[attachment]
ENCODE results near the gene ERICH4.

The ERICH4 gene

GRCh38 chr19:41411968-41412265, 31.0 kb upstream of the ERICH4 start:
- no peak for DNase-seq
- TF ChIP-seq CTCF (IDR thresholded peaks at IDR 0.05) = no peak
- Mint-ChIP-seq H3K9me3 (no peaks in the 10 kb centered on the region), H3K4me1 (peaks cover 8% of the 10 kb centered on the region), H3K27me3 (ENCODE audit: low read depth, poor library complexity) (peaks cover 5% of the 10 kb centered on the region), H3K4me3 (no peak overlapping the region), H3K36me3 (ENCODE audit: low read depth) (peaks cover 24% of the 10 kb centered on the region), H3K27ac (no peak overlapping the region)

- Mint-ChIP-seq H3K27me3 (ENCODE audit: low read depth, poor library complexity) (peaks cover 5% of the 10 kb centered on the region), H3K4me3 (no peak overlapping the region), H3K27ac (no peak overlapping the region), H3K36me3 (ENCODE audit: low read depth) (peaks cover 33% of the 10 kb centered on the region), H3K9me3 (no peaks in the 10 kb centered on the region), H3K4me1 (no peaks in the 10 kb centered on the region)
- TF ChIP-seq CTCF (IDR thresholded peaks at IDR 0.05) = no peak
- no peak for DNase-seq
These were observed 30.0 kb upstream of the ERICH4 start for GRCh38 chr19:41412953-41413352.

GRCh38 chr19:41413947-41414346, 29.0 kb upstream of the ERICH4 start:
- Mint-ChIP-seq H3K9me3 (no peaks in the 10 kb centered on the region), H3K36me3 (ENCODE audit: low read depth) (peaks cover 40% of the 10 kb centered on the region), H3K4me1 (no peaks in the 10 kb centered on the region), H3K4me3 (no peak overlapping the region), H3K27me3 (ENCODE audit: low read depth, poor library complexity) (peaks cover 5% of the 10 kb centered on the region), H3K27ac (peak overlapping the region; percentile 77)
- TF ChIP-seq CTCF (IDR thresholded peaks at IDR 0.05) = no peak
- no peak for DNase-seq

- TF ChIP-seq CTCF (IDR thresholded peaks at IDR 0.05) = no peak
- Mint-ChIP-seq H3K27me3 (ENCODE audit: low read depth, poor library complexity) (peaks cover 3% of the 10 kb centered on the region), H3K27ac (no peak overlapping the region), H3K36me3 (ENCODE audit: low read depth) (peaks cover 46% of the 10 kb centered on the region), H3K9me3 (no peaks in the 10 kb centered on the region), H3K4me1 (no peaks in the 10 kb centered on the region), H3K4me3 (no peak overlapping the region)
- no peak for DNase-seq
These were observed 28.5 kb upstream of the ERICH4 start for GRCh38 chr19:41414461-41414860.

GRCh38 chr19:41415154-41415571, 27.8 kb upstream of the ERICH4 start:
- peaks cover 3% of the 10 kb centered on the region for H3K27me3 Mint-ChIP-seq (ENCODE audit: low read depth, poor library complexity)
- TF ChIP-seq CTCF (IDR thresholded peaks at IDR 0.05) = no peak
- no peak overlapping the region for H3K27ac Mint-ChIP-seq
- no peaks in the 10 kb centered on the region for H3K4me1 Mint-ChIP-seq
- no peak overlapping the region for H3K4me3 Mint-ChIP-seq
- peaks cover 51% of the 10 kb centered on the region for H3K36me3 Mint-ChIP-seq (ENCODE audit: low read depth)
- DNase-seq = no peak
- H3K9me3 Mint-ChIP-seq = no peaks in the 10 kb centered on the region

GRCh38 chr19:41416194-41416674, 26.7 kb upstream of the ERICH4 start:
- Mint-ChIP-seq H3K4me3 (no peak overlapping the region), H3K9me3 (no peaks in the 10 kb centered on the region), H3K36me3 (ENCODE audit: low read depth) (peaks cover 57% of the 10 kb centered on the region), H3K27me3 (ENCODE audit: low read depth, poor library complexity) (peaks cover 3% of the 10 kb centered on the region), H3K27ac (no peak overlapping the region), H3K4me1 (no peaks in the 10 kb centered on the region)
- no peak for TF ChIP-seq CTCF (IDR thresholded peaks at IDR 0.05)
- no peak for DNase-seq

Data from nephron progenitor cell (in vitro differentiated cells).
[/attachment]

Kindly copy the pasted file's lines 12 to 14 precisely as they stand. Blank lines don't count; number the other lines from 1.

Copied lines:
- Mint-ChIP-seq H3K9me3 (no peaks in the 10 kb centered on the region), H3K36me3 (ENCODE audit: low read depth) (peaks cover 40% of the 10 kb centered on the region), H3K4me1 (no peaks in the 10 kb centered on the region), H3K4me3 (no peak overlapping the region), H3K27me3 (ENCODE audit: low read depth, poor library complexity) (peaks cover 5% of the 10 kb centered on the region), H3K27ac (peak overlapping the region; percentile 77)
- TF ChIP-seq CTCF (IDR thresholded peaks at IDR 0.05) = no peak
- no peak for DNase-seq